Denise Duesing

World War II Survivor Now Volunteers in End of Life Care

Dec 8 2021

The following was contributed by Mike DellaRipa, a Bon Secours spiritual care volunteer, following an interview with fellow volunteer, Denise Duesing.

Denise Duesing has overcome much adversity in her lifetime.

She was born in Jarny, France in 1934. At the age of 6, her family was forced to flee their home at the start of World War II after Germany invaded her town. They only had 30 minutes notice before they left.

For the next four years, Denise and her family traveled hundreds of miles, faced separation, danger and survived the harshest of winters where warmth and food were scarce resources. They would get by day to day on the family’s unwavering faith and courage.

Denise recalls a specific event during 1943. One afternoon three Jewish teenagers were running through their street when one of them collapsed suddenly. No one dared to help her for fear of being shot. But when evening came, Denise’s parents bravely rescued the girl, brought her secretly into their home and hid her safely for three days so she could recover. This was one lesson of compassion Denise learned growing up that later led her to a life of serving others.

Now, at 87 years old, Denise is a spiritual care volunteer at Bon Secours Memorial Regional Medical Center.

“I still remember World War II and the extreme hardships,” Denise shares. “However, I think more often though of a kind German officer, my guardian angel, who rescued my mother, two brothers and me from separation with my father – and a probable death in Germany. Due to his kindness, I survived and was able to forgive the German soldiers. I then made a personal commitment to dedicate my life to serving others.”

Denise always felt fortunate to have survived the war and remains thankful to the American soldiers who liberated France. She even fell in love with an American soldier, whom she married and raised seven children with for 50 years until he passed away.

However, her one regret in life is that she was not able to see her mother in France when her mother was dying, because Denise was pregnant and unable to safely travel. After learning that she had died alone, Denise felt a calling to join the Bon Secours Sacred Passages ministry, which believes “no patient should die alone.” Denise has taken on a sacred duty in this role: to sit with patients in their final hours who would otherwise be by themselves.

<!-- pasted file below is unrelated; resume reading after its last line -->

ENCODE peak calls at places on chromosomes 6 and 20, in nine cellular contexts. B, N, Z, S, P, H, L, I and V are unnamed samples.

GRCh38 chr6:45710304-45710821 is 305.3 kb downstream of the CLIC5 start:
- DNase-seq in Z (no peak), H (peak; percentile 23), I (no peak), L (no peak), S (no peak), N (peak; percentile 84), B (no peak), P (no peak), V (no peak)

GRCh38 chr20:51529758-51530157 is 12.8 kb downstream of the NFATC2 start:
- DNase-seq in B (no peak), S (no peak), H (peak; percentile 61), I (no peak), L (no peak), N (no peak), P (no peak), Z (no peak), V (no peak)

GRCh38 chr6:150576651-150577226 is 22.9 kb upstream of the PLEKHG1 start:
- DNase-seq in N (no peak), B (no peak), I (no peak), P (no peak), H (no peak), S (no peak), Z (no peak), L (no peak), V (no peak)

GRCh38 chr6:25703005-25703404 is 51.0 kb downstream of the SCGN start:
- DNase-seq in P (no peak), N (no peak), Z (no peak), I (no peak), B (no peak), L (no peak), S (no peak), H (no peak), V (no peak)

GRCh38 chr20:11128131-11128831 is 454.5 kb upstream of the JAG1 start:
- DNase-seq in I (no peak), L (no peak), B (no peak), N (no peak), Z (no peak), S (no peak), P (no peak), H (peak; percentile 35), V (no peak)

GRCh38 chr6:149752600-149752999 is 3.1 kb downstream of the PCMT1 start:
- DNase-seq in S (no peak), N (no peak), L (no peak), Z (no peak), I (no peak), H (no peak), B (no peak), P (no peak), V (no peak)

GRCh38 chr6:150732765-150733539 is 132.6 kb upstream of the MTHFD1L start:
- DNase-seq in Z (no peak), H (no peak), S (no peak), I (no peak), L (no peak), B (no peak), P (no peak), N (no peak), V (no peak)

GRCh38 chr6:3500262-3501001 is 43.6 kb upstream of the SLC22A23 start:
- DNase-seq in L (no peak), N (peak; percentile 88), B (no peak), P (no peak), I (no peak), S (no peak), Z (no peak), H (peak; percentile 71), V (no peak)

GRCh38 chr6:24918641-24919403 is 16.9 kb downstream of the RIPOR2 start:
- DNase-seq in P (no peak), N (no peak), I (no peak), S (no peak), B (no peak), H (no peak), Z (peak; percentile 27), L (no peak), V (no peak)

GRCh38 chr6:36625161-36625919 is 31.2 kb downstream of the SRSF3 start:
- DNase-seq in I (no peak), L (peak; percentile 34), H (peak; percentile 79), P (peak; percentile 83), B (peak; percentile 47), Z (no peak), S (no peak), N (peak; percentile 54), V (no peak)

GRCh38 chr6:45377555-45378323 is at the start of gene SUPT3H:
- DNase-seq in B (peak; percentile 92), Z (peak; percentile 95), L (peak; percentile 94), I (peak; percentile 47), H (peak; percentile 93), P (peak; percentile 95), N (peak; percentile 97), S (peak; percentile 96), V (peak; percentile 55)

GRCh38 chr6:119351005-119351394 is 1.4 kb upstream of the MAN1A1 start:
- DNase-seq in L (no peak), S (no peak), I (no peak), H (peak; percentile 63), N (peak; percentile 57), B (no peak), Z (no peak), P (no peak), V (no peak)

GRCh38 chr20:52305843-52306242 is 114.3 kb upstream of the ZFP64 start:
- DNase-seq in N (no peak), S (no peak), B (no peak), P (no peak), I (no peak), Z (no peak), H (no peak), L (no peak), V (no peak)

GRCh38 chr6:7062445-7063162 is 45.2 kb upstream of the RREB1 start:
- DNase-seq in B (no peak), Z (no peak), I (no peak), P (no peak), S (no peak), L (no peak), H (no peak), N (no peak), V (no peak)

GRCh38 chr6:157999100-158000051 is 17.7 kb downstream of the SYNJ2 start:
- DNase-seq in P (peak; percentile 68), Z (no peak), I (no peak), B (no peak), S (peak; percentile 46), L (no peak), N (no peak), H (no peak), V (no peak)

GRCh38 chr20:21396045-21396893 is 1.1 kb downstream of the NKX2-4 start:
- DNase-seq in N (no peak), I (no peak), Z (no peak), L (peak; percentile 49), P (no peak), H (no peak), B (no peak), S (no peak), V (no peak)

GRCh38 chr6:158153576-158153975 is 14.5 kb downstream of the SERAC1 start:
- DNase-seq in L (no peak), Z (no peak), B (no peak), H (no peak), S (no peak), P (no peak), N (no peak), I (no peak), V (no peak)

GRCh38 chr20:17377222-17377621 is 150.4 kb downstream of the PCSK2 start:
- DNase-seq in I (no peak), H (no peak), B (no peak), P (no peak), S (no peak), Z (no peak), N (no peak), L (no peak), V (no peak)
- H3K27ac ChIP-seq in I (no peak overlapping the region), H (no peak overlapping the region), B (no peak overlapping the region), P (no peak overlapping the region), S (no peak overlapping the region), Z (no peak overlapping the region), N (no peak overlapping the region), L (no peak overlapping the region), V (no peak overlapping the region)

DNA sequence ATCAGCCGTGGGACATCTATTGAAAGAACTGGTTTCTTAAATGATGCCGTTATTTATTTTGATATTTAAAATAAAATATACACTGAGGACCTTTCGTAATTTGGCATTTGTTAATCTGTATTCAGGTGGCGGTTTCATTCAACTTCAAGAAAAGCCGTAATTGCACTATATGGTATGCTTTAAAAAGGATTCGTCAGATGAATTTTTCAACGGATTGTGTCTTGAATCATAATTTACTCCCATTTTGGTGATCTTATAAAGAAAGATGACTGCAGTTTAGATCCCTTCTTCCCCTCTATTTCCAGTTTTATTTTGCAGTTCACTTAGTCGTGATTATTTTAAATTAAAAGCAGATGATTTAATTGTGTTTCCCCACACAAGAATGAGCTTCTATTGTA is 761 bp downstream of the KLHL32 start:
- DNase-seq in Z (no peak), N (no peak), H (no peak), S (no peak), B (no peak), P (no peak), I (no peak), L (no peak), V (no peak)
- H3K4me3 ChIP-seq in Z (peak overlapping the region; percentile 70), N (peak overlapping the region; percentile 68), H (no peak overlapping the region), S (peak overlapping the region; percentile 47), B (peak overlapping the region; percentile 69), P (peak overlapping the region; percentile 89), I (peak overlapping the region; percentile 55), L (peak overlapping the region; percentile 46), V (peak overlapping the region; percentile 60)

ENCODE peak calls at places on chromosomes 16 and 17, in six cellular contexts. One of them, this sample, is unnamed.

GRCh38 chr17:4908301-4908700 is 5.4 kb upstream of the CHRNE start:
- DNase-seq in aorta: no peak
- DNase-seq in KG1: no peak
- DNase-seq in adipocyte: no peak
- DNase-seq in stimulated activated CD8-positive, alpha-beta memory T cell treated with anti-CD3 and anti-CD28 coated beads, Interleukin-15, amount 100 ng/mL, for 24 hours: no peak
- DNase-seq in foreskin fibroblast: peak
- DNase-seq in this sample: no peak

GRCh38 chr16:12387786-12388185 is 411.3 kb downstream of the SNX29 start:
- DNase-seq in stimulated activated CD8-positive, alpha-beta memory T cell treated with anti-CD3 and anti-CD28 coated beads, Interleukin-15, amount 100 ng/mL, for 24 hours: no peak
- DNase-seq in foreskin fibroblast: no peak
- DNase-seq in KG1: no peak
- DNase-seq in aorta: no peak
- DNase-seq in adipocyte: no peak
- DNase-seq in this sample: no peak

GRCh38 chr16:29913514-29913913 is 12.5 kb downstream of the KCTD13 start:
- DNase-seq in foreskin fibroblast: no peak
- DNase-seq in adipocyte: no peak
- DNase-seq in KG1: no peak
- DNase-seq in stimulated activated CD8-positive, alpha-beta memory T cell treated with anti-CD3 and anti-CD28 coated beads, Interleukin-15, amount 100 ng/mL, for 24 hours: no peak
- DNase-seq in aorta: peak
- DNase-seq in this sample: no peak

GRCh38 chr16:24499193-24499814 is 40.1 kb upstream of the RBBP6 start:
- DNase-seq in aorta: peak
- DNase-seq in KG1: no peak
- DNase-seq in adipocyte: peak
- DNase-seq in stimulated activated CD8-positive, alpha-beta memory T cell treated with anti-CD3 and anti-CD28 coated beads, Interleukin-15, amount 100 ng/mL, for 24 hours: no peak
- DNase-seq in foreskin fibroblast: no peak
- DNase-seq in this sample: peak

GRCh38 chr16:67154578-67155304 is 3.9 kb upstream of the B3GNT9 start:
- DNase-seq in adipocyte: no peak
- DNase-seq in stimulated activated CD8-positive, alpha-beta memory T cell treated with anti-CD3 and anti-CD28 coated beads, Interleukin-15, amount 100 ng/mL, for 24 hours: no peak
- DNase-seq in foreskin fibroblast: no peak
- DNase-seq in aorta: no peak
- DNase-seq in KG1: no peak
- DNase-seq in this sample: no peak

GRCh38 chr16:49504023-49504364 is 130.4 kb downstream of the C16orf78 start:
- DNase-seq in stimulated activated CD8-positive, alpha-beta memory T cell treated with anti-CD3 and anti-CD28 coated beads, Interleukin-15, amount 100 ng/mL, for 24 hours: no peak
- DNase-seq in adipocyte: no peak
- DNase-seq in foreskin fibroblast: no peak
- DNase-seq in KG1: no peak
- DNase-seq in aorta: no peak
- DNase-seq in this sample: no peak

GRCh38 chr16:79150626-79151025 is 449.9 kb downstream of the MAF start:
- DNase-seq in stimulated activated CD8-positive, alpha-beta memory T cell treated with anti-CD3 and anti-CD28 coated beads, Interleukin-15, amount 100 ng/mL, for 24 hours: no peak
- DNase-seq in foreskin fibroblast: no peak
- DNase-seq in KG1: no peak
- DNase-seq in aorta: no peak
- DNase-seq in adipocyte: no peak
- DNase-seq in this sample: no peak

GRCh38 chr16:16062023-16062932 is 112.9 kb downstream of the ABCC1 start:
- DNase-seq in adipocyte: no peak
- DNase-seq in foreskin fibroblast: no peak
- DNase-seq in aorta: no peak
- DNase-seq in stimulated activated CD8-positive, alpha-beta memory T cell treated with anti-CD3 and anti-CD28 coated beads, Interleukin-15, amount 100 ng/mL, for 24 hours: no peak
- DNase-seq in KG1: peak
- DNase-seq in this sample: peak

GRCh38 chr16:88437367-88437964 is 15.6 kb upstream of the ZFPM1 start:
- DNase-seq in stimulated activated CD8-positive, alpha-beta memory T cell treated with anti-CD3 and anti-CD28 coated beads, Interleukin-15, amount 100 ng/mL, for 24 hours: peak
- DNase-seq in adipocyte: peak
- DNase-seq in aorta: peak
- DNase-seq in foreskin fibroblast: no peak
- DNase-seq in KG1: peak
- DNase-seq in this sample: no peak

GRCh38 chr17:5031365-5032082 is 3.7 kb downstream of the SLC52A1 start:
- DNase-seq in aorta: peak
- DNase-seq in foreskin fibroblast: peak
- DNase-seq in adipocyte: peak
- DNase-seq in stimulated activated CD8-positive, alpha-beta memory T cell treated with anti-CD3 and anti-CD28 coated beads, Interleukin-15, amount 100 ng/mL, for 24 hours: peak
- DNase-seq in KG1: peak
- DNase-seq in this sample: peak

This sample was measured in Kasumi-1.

“I have enjoyed being able to serve others by being present with hospice patients as they experience their final hours of life. It is during these times I believe I see patients experience the presence of God and see them at a peace unlike any other,” Denise shares.

Denise continues to lead her life to experience the sheer joy of doing good for others. She also believes that “you poison yourself when you do not forgive and when you are able to survive a hard time, you become a better person.”

“Just as before in 1939, in 2021, while life is different, life is good” Denise adds.

The Sacred Passages program began at Bon Secours Richmond in 2015. Volunteers aren’t required to be Christian, but they are required to be spiritually grounded and must be a member of a local faith community. These volunteers undergo training which teaches them about the physical and emotional process of dying. They also learn how to create a sacred space. After a death, they go through a debriefing with a chaplain to talk about how the vigil proceeded and how they felt.

If you are interested in becoming a volunteer companion with the Sacred Passages program in Bon Secours Richmond, contact Teresa Crist at

Also, learn about the volunteer opportunities in all of our Bon Secours markets.

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